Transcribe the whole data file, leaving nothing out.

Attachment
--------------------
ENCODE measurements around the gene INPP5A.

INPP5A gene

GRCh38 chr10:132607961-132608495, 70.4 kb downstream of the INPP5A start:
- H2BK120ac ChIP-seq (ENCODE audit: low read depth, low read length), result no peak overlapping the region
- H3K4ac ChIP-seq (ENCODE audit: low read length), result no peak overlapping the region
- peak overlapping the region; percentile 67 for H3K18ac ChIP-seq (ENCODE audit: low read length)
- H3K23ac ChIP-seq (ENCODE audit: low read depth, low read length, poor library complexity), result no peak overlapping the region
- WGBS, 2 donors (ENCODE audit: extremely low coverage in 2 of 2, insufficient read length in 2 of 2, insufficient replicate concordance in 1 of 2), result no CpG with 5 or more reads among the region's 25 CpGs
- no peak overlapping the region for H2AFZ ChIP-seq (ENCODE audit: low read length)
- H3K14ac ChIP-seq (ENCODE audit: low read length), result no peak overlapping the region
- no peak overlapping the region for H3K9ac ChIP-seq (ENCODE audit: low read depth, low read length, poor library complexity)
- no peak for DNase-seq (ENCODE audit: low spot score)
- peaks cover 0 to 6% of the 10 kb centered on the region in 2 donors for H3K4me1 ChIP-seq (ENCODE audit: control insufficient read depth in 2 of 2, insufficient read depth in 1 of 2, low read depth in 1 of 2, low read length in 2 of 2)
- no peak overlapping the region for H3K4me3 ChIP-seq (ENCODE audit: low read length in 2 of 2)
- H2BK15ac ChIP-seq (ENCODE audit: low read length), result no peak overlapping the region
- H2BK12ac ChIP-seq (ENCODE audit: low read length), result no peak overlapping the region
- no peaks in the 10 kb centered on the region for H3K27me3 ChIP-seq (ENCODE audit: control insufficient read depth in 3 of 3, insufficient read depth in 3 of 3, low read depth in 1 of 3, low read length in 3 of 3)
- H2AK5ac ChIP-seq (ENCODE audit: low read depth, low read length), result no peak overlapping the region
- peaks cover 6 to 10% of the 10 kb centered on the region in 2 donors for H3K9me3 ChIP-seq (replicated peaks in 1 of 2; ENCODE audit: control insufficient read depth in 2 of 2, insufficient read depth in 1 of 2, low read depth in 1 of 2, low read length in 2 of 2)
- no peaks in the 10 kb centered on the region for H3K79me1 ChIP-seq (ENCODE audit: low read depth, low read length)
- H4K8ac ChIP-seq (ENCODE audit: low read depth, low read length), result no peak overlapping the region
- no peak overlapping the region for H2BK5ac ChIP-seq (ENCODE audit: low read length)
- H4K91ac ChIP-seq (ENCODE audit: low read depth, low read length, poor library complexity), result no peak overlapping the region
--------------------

ENCODE measurements around the gene INPP5A.

INPP5A gene

GRCh38 chr10:132607961-132608495, 70.4 kb downstream of the INPP5A start:
- H2BK120ac ChIP-seq (ENCODE audit: low read depth, low read length), result no peak overlapping the region
- H3K4ac ChIP-seq (ENCODE audit: low read length), result no peak overlapping the region
- peak overlapping the region; percentile 67 for H3K18ac ChIP-seq (ENCODE audit: low read length)
- H3K23ac ChIP-seq (ENCODE audit: low read depth, low read length, poor library complexity), result no peak overlapping the region
- WGBS, 2 donors (ENCODE audit: extremely low coverage in 2 of 2, insufficient read length in 2 of 2, insufficient replicate concordance in 1 of 2), result no CpG with 5 or more reads among the region's 25 CpGs
- no peak overlapping the region for H2AFZ ChIP-seq (ENCODE audit: low read length)
- H3K14ac ChIP-seq (ENCODE audit: low read length), result no peak overlapping the region
- no peak overlapping the region for H3K9ac ChIP-seq (ENCODE audit: low read depth, low read length, poor library complexity)
- no peak for DNase-seq (ENCODE audit: low spot score)
- peaks cover 0 to 6% of the 10 kb centered on the region in 2 donors for H3K4me1 ChIP-seq (ENCODE audit: control insufficient read depth in 2 of 2, insufficient read depth in 1 of 2, low read depth in 1 of 2, low read length in 2 of 2)
- no peak overlapping the region for H3K4me3 ChIP-seq (ENCODE audit: low read length in 2 of 2)
- H2BK15ac ChIP-seq (ENCODE audit: low read length), result no peak overlapping the region
- H2BK12ac ChIP-seq (ENCODE audit: low read length), result no peak overlapping the region
- no peaks in the 10 kb centered on the region for H3K27me3 ChIP-seq (ENCODE audit: control insufficient read depth in 3 of 3, insufficient read depth in 3 of 3, low read depth in 1 of 3, low read length in 3 of 3)
- H2AK5ac ChIP-seq (ENCODE audit: low read depth, low read length), result no peak overlapping the region
- peaks cover 6 to 10% of the 10 kb centered on the region in 2 donors for H3K9me3 ChIP-seq (replicated peaks in 1 of 2; ENCODE audit: control insufficient read depth in 2 of 2, insufficient read depth in 1 of 2, low read depth in 1 of 2, low read length in 2 of 2)
- no peaks in the 10 kb centered on the region for H3K79me1 ChIP-seq (ENCODE audit: low read depth, low read length)
- H4K8ac ChIP-seq (ENCODE audit: low read depth, low read length), result no peak overlapping the region
- no peak overlapping the region for H2BK5ac ChIP-seq (ENCODE audit: low read length)
- H4K91ac ChIP-seq (ENCODE audit: low read depth, low read length, poor library complexity), result no peak overlapping the region